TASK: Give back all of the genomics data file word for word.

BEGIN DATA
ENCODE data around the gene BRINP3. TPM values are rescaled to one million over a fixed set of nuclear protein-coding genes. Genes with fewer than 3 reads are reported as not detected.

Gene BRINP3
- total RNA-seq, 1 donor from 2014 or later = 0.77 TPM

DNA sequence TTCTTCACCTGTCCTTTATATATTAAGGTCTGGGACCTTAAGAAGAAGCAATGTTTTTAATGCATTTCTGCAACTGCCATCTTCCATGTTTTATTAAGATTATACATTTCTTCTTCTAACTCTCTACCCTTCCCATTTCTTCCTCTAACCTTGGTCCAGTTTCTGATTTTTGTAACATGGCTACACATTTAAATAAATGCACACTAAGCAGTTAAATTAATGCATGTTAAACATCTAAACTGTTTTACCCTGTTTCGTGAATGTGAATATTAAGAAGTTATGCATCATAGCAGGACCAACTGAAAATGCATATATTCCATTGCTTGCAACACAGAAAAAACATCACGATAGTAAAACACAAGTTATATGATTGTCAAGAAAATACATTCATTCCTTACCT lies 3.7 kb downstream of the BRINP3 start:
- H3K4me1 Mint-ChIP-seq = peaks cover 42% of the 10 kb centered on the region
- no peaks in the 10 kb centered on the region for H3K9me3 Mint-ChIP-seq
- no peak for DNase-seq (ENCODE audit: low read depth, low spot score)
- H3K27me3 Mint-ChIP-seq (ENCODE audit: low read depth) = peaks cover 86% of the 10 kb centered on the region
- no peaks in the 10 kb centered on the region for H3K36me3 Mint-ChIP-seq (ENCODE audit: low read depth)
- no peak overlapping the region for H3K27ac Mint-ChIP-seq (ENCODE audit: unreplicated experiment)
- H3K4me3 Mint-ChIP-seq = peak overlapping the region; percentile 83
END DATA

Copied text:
ENCODE data around the gene BRINP3. TPM values are rescaled to one million over a fixed set of nuclear protein-coding genes. Genes with fewer than 3 reads are reported as not detected.

Gene BRINP3
- total RNA-seq, 1 donor from 2014 or later = 0.77 TPM

DNA sequence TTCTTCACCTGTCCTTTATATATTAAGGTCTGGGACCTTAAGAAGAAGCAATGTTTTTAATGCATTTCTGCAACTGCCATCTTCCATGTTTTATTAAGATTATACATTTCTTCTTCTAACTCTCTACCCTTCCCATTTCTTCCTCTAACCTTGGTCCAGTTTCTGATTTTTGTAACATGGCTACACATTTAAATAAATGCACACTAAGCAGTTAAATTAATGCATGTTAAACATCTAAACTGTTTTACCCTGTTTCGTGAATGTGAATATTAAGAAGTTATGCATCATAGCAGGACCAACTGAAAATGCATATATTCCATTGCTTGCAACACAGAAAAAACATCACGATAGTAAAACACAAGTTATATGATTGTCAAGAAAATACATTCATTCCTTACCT lies 3.7 kb downstream of the BRINP3 start:
- H3K4me1 Mint-ChIP-seq = peaks cover 42% of the 10 kb centered on the region
- no peaks in the 10 kb centered on the region for H3K9me3 Mint-ChIP-seq
- no peak for DNase-seq (ENCODE audit: low read depth, low spot score)
- H3K27me3 Mint-ChIP-seq (ENCODE audit: low read depth) = peaks cover 86% of the 10 kb centered on the region
- no peaks in the 10 kb centered on the region for H3K36me3 Mint-ChIP-seq (ENCODE audit: low read depth)
- no peak overlapping the region for H3K27ac Mint-ChIP-seq (ENCODE audit: unreplicated experiment)
- H3K4me3 Mint-ChIP-seq = peak overlapping the region; percentile 83